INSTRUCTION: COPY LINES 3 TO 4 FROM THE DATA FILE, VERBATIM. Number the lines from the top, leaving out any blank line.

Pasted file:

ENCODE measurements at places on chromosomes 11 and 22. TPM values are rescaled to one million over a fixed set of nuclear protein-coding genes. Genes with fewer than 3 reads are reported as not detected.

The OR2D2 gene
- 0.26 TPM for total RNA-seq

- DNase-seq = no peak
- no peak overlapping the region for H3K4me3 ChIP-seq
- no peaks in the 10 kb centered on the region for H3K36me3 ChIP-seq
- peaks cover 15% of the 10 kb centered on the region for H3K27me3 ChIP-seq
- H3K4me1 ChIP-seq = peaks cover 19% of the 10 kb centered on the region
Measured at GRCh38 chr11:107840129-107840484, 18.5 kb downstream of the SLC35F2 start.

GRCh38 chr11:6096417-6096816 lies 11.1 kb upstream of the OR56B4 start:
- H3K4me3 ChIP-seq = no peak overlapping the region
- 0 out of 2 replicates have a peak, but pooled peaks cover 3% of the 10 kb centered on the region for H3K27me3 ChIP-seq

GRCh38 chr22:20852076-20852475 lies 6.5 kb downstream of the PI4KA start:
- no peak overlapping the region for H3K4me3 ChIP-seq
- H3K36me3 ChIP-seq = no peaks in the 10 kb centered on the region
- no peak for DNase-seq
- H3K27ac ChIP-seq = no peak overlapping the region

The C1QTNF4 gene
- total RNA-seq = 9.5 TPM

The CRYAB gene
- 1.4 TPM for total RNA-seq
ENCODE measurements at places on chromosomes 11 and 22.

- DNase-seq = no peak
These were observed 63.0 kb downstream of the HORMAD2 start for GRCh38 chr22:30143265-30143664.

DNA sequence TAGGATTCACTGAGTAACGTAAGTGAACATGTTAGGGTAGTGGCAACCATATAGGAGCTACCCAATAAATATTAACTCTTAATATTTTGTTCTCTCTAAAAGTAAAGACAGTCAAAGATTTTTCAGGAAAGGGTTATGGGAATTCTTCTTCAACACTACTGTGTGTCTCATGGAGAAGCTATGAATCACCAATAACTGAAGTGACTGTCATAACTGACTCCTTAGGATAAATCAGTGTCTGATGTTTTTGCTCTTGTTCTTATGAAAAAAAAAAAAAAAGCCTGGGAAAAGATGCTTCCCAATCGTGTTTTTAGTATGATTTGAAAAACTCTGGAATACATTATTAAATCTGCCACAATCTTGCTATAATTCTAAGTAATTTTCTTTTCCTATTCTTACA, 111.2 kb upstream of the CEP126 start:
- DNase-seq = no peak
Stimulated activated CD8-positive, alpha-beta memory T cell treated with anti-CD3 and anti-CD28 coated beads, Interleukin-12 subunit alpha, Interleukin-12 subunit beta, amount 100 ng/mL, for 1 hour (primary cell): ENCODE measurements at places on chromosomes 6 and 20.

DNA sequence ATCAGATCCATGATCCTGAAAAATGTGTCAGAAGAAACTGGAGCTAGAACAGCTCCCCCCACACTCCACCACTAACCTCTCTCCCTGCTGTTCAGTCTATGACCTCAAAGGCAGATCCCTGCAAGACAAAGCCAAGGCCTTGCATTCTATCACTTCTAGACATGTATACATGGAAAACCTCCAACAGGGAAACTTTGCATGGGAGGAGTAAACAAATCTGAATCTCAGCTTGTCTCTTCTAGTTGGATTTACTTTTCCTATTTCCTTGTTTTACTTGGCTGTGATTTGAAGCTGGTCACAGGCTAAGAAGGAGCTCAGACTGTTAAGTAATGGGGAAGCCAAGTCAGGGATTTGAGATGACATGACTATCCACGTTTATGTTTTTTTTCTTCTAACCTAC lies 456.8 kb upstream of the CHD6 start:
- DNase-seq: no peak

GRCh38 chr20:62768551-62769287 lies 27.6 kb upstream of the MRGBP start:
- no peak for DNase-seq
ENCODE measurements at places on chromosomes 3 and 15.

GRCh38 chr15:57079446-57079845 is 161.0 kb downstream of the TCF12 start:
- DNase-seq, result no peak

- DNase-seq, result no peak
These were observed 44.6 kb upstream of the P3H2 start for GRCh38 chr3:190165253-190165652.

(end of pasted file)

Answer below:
- 0.26 TPM for total RNA-seq

- DNase-seq = no peak